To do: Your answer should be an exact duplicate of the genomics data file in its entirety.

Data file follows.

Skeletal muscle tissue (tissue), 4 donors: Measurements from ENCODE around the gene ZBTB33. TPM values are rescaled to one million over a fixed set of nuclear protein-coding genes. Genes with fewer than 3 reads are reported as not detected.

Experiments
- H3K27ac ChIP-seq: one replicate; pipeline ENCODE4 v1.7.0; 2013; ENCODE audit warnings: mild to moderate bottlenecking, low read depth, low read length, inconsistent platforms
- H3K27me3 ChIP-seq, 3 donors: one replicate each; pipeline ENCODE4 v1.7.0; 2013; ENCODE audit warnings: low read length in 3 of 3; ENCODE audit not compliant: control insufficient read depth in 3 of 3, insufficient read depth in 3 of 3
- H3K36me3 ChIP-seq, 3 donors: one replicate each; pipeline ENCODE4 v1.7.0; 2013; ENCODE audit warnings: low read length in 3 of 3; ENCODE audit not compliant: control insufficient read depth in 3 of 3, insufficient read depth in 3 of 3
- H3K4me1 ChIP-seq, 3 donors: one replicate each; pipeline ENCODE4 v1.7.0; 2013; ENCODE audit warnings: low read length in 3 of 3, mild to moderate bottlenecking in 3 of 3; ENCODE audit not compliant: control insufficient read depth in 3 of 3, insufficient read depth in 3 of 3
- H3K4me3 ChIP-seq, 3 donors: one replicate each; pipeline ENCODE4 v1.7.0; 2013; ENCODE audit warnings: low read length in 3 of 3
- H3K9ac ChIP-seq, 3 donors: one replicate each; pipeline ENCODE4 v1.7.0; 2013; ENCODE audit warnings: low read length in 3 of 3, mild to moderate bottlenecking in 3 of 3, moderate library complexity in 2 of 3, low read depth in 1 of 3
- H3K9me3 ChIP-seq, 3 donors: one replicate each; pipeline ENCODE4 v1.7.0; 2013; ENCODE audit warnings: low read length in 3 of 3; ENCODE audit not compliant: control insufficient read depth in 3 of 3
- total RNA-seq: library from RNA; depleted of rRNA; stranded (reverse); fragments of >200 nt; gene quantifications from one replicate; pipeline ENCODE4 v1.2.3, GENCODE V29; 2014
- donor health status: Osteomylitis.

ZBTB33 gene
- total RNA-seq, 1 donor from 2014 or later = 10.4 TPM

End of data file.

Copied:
Skeletal muscle tissue (tissue), 4 donors: Measurements from ENCODE around the gene ZBTB33. TPM values are rescaled to one million over a fixed set of nuclear protein-coding genes. Genes with fewer than 3 reads are reported as not detected.

Experiments
- H3K27ac ChIP-seq: one replicate; pipeline ENCODE4 v1.7.0; 2013; ENCODE audit warnings: mild to moderate bottlenecking, low read depth, low read length, inconsistent platforms
- H3K27me3 ChIP-seq, 3 donors: one replicate each; pipeline ENCODE4 v1.7.0; 2013; ENCODE audit warnings: low read length in 3 of 3; ENCODE audit not compliant: control insufficient read depth in 3 of 3, insufficient read depth in 3 of 3
- H3K36me3 ChIP-seq, 3 donors: one replicate each; pipeline ENCODE4 v1.7.0; 2013; ENCODE audit warnings: low read length in 3 of 3; ENCODE audit not compliant: control insufficient read depth in 3 of 3, insufficient read depth in 3 of 3
- H3K4me1 ChIP-seq, 3 donors: one replicate each; pipeline ENCODE4 v1.7.0; 2013; ENCODE audit warnings: low read length in 3 of 3, mild to moderate bottlenecking in 3 of 3; ENCODE audit not compliant: control insufficient read depth in 3 of 3, insufficient read depth in 3 of 3
- H3K4me3 ChIP-seq, 3 donors: one replicate each; pipeline ENCODE4 v1.7.0; 2013; ENCODE audit warnings: low read length in 3 of 3
- H3K9ac ChIP-seq, 3 donors: one replicate each; pipeline ENCODE4 v1.7.0; 2013; ENCODE audit warnings: low read length in 3 of 3, mild to moderate bottlenecking in 3 of 3, moderate library complexity in 2 of 3, low read depth in 1 of 3
- H3K9me3 ChIP-seq, 3 donors: one replicate each; pipeline ENCODE4 v1.7.0; 2013; ENCODE audit warnings: low read length in 3 of 3; ENCODE audit not compliant: control insufficient read depth in 3 of 3
- total RNA-seq: library from RNA; depleted of rRNA; stranded (reverse); fragments of >200 nt; gene quantifications from one replicate; pipeline ENCODE4 v1.2.3, GENCODE V29; 2014
- donor health status: Osteomylitis.

ZBTB33 gene
- total RNA-seq, 1 donor from 2014 or later = 10.4 TPM